Post-PC era: Three implications for CIOs, IT leaders
By Digital News Asia June 12, 2012
- Get used to the idea that it is a mobile-dominated future
- IT leaders and developers must take multi-channel approach
CHIEF information officers (CIOs) and IT leaders must address three key implications of the “post-PC” era as workforces and consumers increasingly access IT applications and content through mobile devices, analyst firm Gartner Inc said in a statement.
“The release of the iPhone five years ago marked a shift towards a mobile-dominated future,” said David Mitchell Smith, research vice president and Gartner Fellow.
“With phones and tablets becoming a platform for the delivery of applications and information, and not simply a communications tool, the era of running applications solely on desktop and notebook PCs is rapidly being superseded by a fast-moving, diverse era of ecosystems that span consumer electronics, business computing, fixed-location clients and mobile clients,” he added.
Gartner analysts identify three key implications of this shift and offer advice to help IT leaders and application development professionals prepare.
The first is that IT organizations must rapidly evolve mobile applications and interfaces to meet sharp increases in demand across B2B, B2E and B2C channels
“This shift in computing to mobile devices, and the ongoing trends of consumerization and 'bring your own device', mean that IT leaders and application development teams need to take a multichannel approach to applications across business-to-business (B2B), business-to-employee (B2E) and business-to-consumer (B2C) channels. Too many IT departments and end users still assume that only desktop applications are needed,” said Smith.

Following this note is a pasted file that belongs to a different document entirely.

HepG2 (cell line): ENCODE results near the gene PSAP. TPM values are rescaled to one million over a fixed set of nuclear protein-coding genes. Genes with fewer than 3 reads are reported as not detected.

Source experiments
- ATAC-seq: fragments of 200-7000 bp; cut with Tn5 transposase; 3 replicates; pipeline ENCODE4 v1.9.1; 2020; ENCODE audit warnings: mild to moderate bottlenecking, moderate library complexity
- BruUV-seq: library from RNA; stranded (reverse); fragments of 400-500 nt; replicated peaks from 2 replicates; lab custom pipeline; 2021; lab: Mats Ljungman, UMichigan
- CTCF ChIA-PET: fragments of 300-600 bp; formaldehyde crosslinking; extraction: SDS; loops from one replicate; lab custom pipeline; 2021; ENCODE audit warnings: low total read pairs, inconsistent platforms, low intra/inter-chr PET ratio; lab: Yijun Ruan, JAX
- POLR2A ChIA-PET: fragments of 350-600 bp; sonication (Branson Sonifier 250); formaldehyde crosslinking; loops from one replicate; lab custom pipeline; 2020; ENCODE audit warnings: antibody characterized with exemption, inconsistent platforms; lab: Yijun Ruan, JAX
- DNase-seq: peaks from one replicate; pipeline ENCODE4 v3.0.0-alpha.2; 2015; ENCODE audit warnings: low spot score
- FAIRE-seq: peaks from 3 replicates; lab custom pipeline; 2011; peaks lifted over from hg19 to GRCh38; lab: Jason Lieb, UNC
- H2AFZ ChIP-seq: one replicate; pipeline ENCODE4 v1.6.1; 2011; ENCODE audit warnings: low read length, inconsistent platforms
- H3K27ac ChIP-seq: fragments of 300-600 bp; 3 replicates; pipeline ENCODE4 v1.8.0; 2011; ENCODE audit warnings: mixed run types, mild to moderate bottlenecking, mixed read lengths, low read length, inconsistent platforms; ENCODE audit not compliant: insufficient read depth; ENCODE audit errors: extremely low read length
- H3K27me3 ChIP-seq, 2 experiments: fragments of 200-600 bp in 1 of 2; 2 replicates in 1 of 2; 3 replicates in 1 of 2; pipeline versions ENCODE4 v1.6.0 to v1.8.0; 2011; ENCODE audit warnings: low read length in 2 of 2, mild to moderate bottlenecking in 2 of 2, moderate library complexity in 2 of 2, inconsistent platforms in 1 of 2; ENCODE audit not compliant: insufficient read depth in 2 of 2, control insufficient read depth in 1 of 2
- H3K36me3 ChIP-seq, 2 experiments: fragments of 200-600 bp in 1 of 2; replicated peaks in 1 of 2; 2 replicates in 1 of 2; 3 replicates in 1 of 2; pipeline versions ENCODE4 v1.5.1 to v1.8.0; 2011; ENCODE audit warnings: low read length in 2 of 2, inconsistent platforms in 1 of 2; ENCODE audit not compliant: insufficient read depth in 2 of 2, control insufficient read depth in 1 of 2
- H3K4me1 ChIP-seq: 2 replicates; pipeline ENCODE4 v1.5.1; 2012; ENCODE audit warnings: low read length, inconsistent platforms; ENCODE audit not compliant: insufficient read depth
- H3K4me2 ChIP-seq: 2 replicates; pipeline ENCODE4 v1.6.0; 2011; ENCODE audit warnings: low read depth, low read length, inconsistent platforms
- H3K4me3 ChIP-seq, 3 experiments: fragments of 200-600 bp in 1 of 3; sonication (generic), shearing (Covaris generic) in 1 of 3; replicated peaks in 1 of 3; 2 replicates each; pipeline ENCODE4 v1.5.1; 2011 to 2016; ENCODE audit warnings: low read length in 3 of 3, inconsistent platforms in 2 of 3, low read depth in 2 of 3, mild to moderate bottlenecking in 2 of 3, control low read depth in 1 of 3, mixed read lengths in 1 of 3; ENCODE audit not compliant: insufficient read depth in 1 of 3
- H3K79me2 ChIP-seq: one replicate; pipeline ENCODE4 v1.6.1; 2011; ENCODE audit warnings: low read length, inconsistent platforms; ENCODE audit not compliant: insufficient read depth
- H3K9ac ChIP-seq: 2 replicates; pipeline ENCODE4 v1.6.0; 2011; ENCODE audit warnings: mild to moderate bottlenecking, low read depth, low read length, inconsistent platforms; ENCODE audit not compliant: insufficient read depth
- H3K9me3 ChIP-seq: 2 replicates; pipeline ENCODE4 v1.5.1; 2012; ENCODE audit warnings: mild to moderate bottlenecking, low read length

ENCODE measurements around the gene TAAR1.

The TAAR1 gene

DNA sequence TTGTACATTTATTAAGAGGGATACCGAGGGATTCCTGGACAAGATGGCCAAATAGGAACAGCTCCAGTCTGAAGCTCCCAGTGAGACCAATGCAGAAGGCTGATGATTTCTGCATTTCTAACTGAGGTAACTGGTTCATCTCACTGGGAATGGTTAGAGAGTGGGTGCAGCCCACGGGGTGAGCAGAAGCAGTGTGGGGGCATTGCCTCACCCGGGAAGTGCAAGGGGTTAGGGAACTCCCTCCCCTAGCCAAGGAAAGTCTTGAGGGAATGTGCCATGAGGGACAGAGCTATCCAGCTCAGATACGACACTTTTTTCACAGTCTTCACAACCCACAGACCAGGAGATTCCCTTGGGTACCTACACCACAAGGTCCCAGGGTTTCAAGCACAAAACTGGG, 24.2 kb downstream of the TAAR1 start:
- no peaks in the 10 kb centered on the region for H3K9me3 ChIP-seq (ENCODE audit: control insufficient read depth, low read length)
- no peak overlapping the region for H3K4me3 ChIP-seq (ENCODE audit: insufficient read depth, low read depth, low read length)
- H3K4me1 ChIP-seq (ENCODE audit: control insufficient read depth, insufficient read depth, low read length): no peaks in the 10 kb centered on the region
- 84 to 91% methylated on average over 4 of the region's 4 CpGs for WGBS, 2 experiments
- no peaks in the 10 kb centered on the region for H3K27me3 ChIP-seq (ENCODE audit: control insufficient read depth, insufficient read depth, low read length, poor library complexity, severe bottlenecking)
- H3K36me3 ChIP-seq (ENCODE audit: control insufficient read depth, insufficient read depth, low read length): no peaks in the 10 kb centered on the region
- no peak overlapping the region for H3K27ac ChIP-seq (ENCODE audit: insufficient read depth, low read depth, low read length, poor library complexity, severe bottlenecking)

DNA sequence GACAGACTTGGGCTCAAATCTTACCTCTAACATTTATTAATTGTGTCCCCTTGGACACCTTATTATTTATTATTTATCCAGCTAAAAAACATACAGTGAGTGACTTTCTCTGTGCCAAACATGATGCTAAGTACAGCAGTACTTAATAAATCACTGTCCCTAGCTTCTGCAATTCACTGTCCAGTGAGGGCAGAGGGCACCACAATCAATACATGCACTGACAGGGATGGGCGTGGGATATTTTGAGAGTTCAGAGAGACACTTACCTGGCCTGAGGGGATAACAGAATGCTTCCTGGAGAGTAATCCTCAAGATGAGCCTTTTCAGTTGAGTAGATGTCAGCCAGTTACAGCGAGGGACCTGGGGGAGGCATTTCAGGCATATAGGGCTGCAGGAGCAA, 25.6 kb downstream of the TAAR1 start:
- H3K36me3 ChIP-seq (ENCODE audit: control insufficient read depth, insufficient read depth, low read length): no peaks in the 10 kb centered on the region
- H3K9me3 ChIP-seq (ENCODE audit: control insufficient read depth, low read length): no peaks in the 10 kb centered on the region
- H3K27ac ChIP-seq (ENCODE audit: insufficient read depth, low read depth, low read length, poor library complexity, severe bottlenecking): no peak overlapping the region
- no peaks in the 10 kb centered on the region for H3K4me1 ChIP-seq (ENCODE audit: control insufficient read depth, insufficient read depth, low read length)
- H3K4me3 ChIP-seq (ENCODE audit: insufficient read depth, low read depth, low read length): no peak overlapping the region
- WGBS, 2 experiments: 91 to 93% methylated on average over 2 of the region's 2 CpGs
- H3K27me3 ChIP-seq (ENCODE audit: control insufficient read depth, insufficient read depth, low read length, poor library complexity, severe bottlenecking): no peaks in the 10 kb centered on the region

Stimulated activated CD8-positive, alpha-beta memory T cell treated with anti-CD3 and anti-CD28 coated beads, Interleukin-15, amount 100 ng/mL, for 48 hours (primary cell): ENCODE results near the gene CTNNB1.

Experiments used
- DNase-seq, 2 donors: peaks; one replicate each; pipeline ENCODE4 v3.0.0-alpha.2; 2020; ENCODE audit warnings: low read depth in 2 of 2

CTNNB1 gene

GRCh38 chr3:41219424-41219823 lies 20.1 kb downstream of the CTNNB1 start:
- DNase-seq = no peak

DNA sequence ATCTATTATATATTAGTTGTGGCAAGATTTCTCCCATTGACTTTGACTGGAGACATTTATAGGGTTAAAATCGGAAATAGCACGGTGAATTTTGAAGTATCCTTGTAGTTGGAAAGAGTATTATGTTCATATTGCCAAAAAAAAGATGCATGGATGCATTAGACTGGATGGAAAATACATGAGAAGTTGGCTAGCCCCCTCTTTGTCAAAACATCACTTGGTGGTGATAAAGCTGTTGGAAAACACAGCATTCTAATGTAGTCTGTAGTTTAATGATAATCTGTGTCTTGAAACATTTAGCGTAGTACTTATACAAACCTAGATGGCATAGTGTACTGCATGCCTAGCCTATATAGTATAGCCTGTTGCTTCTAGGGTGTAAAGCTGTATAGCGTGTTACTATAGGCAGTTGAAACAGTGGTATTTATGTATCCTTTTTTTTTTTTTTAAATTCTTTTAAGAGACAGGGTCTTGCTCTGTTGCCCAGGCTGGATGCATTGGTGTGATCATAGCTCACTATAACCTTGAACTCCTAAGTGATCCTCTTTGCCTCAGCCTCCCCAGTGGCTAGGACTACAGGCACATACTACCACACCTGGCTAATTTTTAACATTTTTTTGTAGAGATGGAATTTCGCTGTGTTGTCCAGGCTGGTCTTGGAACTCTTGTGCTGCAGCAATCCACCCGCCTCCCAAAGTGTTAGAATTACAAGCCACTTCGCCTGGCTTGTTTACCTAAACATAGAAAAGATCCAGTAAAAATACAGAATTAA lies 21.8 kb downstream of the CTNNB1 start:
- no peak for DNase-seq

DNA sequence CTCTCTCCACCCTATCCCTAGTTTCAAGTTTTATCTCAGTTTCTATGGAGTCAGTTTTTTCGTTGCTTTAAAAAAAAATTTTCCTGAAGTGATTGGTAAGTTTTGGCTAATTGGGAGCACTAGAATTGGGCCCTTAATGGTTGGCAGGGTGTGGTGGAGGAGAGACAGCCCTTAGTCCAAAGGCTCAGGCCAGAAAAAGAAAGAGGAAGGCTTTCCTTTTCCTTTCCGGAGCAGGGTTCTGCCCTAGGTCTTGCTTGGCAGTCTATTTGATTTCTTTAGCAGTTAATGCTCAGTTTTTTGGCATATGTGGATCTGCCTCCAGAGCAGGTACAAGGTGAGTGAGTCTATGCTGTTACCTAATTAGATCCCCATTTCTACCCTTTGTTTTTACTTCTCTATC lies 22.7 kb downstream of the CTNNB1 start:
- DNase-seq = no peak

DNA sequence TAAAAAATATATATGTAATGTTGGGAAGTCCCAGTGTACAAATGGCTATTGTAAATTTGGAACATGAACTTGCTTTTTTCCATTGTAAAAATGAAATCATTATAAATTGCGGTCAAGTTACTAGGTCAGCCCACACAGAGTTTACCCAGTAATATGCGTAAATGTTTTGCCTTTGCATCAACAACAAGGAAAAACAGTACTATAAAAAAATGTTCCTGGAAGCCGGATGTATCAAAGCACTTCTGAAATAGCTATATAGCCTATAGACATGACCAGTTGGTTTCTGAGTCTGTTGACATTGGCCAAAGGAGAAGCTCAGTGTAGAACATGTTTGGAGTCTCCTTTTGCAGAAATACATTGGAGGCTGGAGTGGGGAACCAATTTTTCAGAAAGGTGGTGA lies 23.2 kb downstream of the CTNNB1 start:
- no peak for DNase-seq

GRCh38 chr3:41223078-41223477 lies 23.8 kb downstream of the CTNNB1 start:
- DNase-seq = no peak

- Performing a mobile-only, mobile-first or legacy assessment during application development.
- Identifying specific demand for mobile applications in B2E, B2C and B2B sectors during the next 18 months.
- Implementing an architectural and tool framework for future context-aware apps.
Second, application developers need to retool as mobile-centric design replaces desktop-centric design for user interfaces.
“The exploding interest in, and use of, mobile devices across consumer and business markets means that mobile interfaces are setting expectations for the usability, appearance and behavior of future systems and applications,” said Smith.
“The leading edge of this change is the touch-and-gesture interface that is fundamental to mobile devices, but beyond this both audio and video channels are being used to expand this new user interface (UI). Spoken commands drive searches and application actions, while the emerging video channel is leading to facial recognition and in-air gestures,” he added.
- Tracking advances in new UI techniques (such as touch, audio, video, gestures, search, social and context) and creating a road map for short-term, medium-term and long-term potential.
- Factoring in ensemble interactions where applications integrate the experience across multiple devices into application architectures.
- Building applications with simple, focused capabilities and interactions, but also creating links across applications for coordinated operation.
Finally, organizations need to reallocate resources as mobile advertising projects targeting smartphones and tablets will outnumber native PC projects by four to one by 2015.
“When building UIs for multiple screen sizes and operating systems, new tools are needed to make applications function correctly on different devices. There’s no automatic way to do this — it takes engineering skills to design the right outputs,” said Smith.
- Making tactical investments in mobile application development tools.
- Enhancing (automated) testing and support plans.
- Using HTML5 as the lowest common denominator cross-device and cross-vendor UI model, though you should not expect HTML to address all needs.
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